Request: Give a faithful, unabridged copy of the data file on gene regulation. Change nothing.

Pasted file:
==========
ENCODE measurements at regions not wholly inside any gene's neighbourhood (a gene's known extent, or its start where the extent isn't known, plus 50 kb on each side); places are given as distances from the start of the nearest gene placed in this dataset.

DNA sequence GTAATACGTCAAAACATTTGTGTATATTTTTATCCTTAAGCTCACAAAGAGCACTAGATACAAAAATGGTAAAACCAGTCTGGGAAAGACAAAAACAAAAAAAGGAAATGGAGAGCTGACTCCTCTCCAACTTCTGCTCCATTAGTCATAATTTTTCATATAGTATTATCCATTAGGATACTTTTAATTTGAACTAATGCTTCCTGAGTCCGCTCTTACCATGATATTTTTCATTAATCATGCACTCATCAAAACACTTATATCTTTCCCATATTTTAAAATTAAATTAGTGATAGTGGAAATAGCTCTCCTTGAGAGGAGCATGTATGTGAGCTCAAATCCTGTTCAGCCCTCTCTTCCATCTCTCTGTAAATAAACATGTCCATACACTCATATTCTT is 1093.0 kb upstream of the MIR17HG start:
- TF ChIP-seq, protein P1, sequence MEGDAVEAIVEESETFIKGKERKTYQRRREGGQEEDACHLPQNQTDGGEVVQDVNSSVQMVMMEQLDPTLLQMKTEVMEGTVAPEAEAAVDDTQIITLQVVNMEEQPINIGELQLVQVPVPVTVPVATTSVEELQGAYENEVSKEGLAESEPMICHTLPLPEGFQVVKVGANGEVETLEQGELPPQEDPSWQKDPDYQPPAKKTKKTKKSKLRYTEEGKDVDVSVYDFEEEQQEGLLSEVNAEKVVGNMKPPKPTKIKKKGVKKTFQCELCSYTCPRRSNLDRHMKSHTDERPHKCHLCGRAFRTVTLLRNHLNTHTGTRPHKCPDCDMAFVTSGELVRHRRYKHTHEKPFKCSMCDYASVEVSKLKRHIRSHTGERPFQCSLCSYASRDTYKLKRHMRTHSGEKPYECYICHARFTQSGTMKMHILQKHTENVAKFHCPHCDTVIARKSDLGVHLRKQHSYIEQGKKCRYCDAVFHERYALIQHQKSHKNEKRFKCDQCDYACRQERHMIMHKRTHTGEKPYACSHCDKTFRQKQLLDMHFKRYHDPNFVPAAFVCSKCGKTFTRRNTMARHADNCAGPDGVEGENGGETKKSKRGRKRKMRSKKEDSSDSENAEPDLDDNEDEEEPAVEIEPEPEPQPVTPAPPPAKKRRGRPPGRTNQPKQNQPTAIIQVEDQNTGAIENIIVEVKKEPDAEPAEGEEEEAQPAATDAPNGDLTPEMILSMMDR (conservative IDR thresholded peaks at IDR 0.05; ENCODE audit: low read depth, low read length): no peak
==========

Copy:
ENCODE measurements at regions not wholly inside any gene's neighbourhood (a gene's known extent, or its start where the extent isn't known, plus 50 kb on each side); places are given as distances from the start of the nearest gene placed in this dataset.

DNA sequence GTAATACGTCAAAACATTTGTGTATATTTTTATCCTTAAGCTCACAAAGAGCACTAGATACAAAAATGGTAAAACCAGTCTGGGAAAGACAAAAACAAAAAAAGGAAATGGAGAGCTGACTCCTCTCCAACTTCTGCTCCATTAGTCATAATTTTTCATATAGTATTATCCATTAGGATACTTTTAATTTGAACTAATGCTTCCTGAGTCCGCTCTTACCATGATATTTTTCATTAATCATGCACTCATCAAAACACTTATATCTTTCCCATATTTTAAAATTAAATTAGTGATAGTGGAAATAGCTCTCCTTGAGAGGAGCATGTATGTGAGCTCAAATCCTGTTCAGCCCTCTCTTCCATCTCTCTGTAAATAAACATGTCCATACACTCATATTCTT is 1093.0 kb upstream of the MIR17HG start:
- TF ChIP-seq, protein P1, sequence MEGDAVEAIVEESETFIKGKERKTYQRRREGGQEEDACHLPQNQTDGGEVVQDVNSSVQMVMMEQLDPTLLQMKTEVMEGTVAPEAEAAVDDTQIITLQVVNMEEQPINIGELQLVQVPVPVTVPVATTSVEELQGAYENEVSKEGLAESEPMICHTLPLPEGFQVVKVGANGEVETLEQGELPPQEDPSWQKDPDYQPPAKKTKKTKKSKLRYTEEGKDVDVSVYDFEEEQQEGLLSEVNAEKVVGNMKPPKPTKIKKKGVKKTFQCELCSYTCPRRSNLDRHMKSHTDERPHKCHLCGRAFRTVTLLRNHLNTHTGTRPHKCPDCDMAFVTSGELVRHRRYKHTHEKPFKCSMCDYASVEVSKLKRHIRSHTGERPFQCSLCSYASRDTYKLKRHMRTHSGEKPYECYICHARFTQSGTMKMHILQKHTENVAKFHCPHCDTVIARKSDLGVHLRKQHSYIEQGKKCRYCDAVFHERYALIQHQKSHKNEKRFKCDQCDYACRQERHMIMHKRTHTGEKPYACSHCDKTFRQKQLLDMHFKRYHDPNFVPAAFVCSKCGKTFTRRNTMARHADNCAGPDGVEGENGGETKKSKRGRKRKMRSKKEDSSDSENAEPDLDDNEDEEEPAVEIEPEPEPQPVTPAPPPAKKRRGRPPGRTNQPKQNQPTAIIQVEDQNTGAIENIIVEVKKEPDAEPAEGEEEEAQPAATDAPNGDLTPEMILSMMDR (conservative IDR thresholded peaks at IDR 0.05; ENCODE audit: low read depth, low read length): no peak